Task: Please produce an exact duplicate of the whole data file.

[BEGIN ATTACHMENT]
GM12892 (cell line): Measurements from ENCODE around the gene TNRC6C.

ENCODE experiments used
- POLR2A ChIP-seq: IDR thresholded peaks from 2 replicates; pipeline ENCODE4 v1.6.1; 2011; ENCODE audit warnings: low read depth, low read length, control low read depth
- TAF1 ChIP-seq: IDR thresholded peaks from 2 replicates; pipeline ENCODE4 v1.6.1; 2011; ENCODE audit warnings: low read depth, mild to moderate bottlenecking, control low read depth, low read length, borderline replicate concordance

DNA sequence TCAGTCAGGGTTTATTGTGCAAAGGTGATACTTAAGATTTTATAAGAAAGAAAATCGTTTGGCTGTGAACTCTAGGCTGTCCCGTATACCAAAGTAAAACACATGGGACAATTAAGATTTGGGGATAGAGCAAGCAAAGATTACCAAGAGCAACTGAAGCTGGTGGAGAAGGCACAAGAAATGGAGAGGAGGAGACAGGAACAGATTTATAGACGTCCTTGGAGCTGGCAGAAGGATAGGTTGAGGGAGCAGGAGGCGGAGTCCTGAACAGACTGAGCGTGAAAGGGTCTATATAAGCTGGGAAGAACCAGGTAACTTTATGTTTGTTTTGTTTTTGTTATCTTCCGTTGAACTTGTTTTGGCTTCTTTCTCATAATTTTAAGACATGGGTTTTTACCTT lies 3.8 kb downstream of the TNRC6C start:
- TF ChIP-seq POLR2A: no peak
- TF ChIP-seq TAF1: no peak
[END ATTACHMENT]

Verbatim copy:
GM12892 (cell line): Measurements from ENCODE around the gene TNRC6C.

ENCODE experiments used
- POLR2A ChIP-seq: IDR thresholded peaks from 2 replicates; pipeline ENCODE4 v1.6.1; 2011; ENCODE audit warnings: low read depth, low read length, control low read depth
- TAF1 ChIP-seq: IDR thresholded peaks from 2 replicates; pipeline ENCODE4 v1.6.1; 2011; ENCODE audit warnings: low read depth, mild to moderate bottlenecking, control low read depth, low read length, borderline replicate concordance

DNA sequence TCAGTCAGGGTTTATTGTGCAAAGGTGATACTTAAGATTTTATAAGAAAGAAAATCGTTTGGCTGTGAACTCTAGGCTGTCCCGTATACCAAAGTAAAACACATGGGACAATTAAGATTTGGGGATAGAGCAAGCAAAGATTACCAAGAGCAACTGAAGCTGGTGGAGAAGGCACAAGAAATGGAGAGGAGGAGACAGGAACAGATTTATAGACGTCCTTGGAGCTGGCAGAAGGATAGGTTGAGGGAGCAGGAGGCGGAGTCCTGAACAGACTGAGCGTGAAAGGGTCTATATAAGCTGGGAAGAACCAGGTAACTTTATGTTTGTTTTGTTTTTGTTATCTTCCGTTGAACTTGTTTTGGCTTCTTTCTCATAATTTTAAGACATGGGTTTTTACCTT lies 3.8 kb downstream of the TNRC6C start:
- TF ChIP-seq POLR2A: no peak
- TF ChIP-seq TAF1: no peak